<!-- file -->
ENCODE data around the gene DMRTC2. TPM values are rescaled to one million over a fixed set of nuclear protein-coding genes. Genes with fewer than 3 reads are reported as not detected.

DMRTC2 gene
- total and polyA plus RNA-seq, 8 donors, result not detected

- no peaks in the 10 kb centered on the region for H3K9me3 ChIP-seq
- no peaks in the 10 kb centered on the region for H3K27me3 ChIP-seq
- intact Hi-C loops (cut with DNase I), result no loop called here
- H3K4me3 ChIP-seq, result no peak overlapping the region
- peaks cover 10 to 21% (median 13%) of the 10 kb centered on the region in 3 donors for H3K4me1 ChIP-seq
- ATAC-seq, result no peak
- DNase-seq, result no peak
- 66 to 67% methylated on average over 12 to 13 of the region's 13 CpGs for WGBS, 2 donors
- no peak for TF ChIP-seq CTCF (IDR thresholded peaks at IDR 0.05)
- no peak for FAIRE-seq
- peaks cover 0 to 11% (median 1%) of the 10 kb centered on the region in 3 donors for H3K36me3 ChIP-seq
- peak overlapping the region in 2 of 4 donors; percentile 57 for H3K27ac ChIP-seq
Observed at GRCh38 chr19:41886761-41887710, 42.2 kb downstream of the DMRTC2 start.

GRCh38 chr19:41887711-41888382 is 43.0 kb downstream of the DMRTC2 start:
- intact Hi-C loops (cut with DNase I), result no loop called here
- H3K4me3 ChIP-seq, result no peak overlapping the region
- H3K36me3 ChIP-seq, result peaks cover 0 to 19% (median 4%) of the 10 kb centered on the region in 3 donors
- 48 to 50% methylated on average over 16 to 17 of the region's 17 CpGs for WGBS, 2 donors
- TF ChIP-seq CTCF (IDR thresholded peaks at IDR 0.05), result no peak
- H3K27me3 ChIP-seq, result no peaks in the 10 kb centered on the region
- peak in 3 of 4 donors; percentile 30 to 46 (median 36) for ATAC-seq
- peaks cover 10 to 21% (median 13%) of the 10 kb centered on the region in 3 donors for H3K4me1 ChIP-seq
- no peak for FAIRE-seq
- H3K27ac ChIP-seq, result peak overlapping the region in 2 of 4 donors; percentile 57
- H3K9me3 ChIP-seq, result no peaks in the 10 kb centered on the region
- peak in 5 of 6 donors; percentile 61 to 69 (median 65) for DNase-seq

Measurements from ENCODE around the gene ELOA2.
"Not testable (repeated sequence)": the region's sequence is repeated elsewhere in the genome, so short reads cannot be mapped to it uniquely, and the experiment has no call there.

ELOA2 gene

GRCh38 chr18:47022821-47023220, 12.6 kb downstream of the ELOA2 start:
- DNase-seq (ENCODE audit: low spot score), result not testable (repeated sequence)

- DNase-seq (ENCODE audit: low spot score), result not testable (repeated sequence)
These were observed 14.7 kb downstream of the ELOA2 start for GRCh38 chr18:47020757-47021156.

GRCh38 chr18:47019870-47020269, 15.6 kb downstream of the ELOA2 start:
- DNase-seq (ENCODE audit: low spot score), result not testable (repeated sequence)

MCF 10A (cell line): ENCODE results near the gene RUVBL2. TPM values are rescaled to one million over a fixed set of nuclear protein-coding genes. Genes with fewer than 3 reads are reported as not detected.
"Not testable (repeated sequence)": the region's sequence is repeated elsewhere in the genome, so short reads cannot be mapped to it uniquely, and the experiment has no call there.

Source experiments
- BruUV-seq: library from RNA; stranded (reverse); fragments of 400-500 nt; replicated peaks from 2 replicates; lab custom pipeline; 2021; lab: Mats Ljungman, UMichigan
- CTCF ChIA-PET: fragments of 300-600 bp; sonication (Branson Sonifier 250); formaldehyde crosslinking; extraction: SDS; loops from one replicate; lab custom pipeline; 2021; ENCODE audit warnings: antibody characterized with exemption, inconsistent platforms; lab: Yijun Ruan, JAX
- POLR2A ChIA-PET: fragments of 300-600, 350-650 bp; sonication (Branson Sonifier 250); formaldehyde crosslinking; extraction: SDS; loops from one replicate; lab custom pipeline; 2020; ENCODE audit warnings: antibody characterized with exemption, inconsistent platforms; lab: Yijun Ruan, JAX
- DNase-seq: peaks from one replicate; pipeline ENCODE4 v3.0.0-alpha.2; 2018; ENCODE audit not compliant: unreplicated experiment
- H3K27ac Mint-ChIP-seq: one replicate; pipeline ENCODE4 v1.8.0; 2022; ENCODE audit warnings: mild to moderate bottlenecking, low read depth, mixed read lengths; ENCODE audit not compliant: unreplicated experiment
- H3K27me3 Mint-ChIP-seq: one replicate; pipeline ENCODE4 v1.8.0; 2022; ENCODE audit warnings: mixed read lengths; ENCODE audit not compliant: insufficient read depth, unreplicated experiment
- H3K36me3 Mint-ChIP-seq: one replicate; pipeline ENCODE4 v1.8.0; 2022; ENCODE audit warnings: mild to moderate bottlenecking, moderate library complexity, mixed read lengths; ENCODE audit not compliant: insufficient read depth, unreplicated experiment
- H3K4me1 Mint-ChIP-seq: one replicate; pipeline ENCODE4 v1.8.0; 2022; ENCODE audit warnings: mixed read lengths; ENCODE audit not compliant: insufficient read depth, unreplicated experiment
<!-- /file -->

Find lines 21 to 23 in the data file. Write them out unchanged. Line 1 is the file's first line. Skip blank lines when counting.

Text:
- 48 to 50% methylated on average over 16 to 17 of the region's 17 CpGs for WGBS, 2 donors
- TF ChIP-seq CTCF (IDR thresholded peaks at IDR 0.05), result no peak
- H3K27me3 ChIP-seq, result no peaks in the 10 kb centered on the region